What to Expect from Plan B - The Morning After Pill. When did you have sex without a contraceptive or have a contraceptive accident?

What to Expect

Plan B is a form of Emergency Contraception

plan B is safe and effective. To begin with, make sure you’ve read How plan B works.

You can call the plan B info line anytime 24/7, at 1-888-550-6060 (Canadian residents only).

Although few people experience vomiting with plan B, if you vomit within one hour of taking plan B, you might not have absorbed the medication in the pills. Call your healthcare professional, as you might need another dose.

After you’ve taken plan B, you should get your next period at the expected time, or a few days early or late. You may experience spotting a few days after taking plan B.

While you’re waiting for your next period, abstain from having intercourse or make sure you use a contraceptive.

If you've taken plan B because of missed birth control pills, ask your pharmacist or doctor about the best way for you to restart them. Remember to use another method of contraception, such as condoms, until your birth control is working again.

If your period is over a week late, or you haven’t had a period within three weeks of taking plan B, it is possible that you’re pregnant. Talk to your doctor and have a pregnancy test done.

Good to know: Tell your doctor if you have taken plan B within three days of a Pap test, as it may affect your results.


Side effects of the morning after pill - plan b

It’s very unlikely that you will have any severe reaction to plan B. You may have some temporary side effects that usually pass within 24 hours.

Most common plan b side effects

  • Nausea: 14 to 23% of women
  • Vomiting: About 6% of women
  • Irregular menstrual bleeding: Some women may experience spotting after taking plan B. The majority of women will have their next menstrual period at the expected time or early. When plan B is used repeatedly (more than once within a menstrual cycle, or more than occasional once-a-month use), menstrual changes may occur, including a shorter or longer cycle and a heavier or lighter period.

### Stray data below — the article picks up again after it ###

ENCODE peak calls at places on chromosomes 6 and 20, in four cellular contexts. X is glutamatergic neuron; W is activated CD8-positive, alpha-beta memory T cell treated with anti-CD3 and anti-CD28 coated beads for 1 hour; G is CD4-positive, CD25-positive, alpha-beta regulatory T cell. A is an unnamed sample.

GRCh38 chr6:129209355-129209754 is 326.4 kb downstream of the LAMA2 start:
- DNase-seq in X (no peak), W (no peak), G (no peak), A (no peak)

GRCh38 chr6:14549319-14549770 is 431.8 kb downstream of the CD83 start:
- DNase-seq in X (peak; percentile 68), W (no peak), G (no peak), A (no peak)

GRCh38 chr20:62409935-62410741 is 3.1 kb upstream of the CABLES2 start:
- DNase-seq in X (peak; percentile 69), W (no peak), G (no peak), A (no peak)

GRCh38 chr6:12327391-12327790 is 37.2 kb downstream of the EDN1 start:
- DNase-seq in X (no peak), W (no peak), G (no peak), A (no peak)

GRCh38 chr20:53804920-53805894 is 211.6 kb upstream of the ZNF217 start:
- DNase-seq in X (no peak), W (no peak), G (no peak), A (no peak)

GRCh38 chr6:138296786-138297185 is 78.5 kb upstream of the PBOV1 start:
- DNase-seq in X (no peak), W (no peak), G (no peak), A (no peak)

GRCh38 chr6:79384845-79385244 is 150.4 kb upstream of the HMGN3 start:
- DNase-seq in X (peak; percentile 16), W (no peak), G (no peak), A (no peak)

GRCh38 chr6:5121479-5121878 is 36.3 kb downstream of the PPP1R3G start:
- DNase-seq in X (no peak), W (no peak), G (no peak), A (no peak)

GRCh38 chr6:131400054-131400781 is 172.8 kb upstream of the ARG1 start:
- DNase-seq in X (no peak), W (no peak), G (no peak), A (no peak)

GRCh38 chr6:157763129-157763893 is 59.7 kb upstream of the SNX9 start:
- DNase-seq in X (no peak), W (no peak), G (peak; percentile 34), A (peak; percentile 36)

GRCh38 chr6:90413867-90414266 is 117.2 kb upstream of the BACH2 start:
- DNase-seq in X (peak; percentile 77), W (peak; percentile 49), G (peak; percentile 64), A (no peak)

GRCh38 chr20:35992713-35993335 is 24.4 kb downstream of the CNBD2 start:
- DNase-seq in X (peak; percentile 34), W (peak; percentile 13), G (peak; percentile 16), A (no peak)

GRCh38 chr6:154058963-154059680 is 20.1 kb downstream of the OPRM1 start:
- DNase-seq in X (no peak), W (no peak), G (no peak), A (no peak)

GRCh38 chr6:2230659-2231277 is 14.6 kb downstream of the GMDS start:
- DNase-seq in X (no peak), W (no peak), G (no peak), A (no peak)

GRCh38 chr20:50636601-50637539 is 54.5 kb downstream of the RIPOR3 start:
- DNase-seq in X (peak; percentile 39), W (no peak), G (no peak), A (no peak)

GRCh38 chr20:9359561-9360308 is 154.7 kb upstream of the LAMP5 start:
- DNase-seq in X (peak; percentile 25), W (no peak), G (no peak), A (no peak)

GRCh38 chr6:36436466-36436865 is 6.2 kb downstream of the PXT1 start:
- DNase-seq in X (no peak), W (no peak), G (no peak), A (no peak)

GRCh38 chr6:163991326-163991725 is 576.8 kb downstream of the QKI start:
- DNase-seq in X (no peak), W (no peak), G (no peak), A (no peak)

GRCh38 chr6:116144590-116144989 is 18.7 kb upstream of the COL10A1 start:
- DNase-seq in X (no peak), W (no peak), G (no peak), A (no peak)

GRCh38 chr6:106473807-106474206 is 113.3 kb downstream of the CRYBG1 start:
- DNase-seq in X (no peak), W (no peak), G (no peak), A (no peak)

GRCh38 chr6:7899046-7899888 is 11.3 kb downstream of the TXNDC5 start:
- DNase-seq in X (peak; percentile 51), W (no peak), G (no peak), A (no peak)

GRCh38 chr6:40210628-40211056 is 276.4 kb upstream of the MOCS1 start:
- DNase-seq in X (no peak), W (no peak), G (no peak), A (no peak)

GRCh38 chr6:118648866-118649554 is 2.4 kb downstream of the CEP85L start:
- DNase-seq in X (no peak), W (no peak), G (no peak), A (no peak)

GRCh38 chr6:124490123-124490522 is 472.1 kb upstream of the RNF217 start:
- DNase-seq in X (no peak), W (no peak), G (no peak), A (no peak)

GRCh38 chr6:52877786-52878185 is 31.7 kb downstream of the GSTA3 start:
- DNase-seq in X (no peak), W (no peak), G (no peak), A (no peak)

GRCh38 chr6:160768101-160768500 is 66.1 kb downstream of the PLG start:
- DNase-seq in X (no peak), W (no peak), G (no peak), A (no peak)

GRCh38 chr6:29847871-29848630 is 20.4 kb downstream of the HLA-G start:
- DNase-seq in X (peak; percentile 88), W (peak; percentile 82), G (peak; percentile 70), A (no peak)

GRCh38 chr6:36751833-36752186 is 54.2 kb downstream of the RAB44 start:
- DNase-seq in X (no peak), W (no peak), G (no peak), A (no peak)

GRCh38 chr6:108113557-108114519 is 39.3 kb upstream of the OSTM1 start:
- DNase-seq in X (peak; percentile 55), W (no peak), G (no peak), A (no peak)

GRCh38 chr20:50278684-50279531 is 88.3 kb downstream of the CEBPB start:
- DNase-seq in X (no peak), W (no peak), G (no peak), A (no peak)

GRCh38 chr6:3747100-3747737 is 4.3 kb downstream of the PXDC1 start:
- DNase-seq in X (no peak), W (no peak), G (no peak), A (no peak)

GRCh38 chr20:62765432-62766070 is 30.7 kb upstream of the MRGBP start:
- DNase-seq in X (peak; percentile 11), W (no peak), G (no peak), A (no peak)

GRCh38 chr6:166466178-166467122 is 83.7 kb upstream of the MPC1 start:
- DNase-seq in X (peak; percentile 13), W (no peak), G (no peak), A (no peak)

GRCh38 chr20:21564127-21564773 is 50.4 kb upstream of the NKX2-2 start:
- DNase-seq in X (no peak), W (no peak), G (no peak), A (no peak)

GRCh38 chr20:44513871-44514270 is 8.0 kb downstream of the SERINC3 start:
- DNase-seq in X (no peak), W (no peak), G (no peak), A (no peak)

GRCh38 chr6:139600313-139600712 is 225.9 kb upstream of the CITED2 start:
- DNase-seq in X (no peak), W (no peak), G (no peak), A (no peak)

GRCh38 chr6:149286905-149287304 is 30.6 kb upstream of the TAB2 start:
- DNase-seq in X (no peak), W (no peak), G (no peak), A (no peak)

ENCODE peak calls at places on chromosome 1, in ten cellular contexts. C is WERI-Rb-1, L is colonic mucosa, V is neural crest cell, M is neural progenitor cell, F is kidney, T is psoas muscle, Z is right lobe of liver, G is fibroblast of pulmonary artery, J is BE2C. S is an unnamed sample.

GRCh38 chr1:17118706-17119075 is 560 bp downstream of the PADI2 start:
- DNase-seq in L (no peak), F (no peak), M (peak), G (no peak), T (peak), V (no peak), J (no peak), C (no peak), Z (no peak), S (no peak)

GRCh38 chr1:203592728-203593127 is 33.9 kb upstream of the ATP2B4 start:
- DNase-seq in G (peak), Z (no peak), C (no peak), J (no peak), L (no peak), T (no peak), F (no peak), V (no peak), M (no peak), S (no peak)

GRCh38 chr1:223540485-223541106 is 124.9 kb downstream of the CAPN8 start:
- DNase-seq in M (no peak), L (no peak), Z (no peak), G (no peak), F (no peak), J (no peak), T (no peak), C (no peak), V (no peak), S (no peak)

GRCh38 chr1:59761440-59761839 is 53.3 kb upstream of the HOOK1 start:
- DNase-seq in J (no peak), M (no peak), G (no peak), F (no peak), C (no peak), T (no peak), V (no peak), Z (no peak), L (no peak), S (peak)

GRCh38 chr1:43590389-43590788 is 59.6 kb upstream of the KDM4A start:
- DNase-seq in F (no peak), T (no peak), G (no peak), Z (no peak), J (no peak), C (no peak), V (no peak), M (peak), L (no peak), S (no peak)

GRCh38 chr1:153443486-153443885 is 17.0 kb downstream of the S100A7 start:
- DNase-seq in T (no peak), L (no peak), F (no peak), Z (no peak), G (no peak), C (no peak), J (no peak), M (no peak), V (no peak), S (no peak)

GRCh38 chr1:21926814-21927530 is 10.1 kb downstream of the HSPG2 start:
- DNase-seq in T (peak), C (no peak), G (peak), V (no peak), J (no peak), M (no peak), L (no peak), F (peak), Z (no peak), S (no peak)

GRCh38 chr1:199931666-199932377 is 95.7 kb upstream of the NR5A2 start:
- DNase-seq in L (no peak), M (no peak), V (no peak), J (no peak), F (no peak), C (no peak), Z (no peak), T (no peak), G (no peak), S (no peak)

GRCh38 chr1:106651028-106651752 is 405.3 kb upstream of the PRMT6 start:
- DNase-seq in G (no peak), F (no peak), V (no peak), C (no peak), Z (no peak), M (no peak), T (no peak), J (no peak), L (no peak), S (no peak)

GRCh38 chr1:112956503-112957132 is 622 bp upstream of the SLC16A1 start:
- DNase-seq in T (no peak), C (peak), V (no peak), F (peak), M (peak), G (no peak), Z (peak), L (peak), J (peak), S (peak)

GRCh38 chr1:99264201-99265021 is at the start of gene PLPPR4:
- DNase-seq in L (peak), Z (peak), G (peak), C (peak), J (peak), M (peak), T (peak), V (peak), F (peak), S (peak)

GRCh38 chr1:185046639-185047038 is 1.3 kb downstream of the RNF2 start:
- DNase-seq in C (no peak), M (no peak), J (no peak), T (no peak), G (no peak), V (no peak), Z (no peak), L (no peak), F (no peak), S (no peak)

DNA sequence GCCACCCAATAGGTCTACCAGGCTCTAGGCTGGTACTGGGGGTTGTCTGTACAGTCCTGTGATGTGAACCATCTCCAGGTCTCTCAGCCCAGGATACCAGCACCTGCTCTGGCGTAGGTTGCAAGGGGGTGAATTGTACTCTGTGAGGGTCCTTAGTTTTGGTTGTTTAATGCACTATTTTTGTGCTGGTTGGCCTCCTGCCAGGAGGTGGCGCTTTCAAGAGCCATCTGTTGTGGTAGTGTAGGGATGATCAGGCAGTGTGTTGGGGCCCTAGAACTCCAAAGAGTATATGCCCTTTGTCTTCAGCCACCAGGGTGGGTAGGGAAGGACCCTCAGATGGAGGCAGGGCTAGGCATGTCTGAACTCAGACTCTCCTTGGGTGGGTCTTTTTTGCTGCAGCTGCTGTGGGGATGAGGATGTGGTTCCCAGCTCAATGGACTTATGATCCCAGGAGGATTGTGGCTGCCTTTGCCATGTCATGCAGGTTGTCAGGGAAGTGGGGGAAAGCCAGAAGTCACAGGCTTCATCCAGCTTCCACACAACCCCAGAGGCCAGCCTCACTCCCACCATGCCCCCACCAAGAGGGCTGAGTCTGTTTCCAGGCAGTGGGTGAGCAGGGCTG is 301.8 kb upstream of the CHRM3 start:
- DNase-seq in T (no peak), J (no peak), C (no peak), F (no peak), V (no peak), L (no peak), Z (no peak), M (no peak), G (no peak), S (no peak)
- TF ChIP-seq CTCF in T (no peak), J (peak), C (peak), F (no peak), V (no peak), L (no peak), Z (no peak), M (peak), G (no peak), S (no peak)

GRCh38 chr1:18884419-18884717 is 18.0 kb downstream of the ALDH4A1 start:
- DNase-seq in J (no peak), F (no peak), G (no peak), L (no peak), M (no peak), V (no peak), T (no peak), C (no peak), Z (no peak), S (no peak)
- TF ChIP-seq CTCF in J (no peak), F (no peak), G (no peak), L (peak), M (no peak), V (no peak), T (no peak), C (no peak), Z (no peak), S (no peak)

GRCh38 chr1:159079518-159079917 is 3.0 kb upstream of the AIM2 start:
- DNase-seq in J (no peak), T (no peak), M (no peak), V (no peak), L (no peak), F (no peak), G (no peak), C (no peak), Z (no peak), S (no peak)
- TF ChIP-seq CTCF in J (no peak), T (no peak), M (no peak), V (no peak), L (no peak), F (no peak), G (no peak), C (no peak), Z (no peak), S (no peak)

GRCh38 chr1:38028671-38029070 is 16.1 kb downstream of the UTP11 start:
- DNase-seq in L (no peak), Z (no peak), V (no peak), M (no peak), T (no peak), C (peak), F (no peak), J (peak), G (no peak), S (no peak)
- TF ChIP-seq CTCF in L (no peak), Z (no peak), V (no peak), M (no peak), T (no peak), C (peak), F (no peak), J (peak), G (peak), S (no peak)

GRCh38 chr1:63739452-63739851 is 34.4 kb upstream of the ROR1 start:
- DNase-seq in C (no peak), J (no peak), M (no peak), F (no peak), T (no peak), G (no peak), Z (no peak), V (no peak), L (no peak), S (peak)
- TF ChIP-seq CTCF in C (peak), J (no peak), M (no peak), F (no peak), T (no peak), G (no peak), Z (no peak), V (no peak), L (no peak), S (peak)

Less common side effects

Breast tenderness, headache, dizziness, fatigue, lower abdominal pain, and diarrhea. If the symptoms continue for more than 48 hours or are severe, see your health professional.

Unusual - call a health professional

  • Itching and a rash
  • Sudden or unusual cramps or pain in the stomach or belly
  • Migraine or severe headache
  • Any effects that persist or worsen
  • If you vomit within one hour of taking plan B, you may need to take another dose

Some medications can interact with plan B and make it less effective. These include: anticonvulsant drugs (phenytoin, carbamazepine), antibiotics (ampicillin, cotrimoxazole, tetracycline, clarithromycin), rifampicin, acetaminophen.

There are some medical conditions that may mean plan B is not right for you. plan B is not recommended if:
- You have a confirmed pregnancy
- You are allergic to it, or to any of the components of its formulation
- You have abnormal vaginal bleeding

There is no evidence of any long-term impact on your health or future fertility.
For more details, download the abbreviated product monograph (.pdf, 53KB)


Avoid a "next time"

The idea here is not to need plan B again. Plan A is deciding with your doctor which long-term method of contraception you want to go with.


(these percentages reflect each method’s effectiveness when used under ideal conditions)

Female Male % effective
% effective
  99.70 0
Transdermic patch
  99.70 0
Vaginal ring
  99.70 0
Injectable contraceptive
  99.70 0
Intra-Uterine System IUS
  99.90 0
Intra-Uterine Device IUD
  99.20 0
  99.50 0
Contraceptive Sponge
  91 0
  82 0
  94 0
Cervical Cap
  91 0
98 98
99.9 0
Female Condom
  95 N/A
Family Planning
99 0

Don't be afraid to use Plan B when you need to. There are no medical restrictions on taking Plan B more than once but remember that it's indicated for emergency situations, and it should never replace a good plan A.

When it comes to sex, knowledge is power. The more you know about contraception and sexual health, the more you can enjoy it. Start learning at: